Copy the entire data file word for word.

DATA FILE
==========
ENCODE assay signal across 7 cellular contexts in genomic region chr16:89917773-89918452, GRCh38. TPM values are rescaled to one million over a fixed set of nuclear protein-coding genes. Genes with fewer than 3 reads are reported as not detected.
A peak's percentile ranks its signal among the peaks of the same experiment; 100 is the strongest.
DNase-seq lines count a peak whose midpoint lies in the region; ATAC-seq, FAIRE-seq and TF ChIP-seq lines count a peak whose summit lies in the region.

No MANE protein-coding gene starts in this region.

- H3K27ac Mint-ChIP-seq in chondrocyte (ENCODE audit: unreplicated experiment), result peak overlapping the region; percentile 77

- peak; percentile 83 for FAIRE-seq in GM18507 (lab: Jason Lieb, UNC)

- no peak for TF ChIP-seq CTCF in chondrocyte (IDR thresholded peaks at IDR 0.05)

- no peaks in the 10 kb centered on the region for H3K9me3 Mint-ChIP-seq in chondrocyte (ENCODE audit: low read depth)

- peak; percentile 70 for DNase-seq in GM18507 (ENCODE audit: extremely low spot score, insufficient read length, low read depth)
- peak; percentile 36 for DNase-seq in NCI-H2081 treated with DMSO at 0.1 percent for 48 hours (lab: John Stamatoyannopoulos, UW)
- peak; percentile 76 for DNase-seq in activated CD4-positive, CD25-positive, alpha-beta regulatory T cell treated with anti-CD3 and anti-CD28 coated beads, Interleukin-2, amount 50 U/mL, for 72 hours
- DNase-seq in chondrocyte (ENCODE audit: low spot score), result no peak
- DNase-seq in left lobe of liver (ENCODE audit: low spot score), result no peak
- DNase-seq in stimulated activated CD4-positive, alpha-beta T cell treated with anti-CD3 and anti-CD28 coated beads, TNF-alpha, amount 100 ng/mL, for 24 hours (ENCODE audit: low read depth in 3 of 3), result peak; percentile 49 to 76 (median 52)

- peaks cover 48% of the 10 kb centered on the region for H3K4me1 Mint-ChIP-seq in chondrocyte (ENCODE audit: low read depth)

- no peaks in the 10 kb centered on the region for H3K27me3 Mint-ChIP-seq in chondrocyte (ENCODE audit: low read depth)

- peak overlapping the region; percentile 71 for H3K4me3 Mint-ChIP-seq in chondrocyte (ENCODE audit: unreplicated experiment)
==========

ENCODE assay signal across 7 cellular contexts in genomic region chr16:89917773-89918452, GRCh38. TPM values are rescaled to one million over a fixed set of nuclear protein-coding genes. Genes with fewer than 3 reads are reported as not detected.
A peak's percentile ranks its signal among the peaks of the same experiment; 100 is the strongest.
DNase-seq lines count a peak whose midpoint lies in the region; ATAC-seq, FAIRE-seq and TF ChIP-seq lines count a peak whose summit lies in the region.

No MANE protein-coding gene starts in this region.

- H3K27ac Mint-ChIP-seq in chondrocyte (ENCODE audit: unreplicated experiment), result peak overlapping the region; percentile 77

- peak; percentile 83 for FAIRE-seq in GM18507 (lab: Jason Lieb, UNC)

- no peak for TF ChIP-seq CTCF in chondrocyte (IDR thresholded peaks at IDR 0.05)

- no peaks in the 10 kb centered on the region for H3K9me3 Mint-ChIP-seq in chondrocyte (ENCODE audit: low read depth)

- peak; percentile 70 for DNase-seq in GM18507 (ENCODE audit: extremely low spot score, insufficient read length, low read depth)
- peak; percentile 36 for DNase-seq in NCI-H2081 treated with DMSO at 0.1 percent for 48 hours (lab: John Stamatoyannopoulos, UW)
- peak; percentile 76 for DNase-seq in activated CD4-positive, CD25-positive, alpha-beta regulatory T cell treated with anti-CD3 and anti-CD28 coated beads, Interleukin-2, amount 50 U/mL, for 72 hours
- DNase-seq in chondrocyte (ENCODE audit: low spot score), result no peak
- DNase-seq in left lobe of liver (ENCODE audit: low spot score), result no peak
- DNase-seq in stimulated activated CD4-positive, alpha-beta T cell treated with anti-CD3 and anti-CD28 coated beads, TNF-alpha, amount 100 ng/mL, for 24 hours (ENCODE audit: low read depth in 3 of 3), result peak; percentile 49 to 76 (median 52)

- peaks cover 48% of the 10 kb centered on the region for H3K4me1 Mint-ChIP-seq in chondrocyte (ENCODE audit: low read depth)

- no peaks in the 10 kb centered on the region for H3K27me3 Mint-ChIP-seq in chondrocyte (ENCODE audit: low read depth)

- peak overlapping the region; percentile 71 for H3K4me3 Mint-ChIP-seq in chondrocyte (ENCODE audit: unreplicated experiment)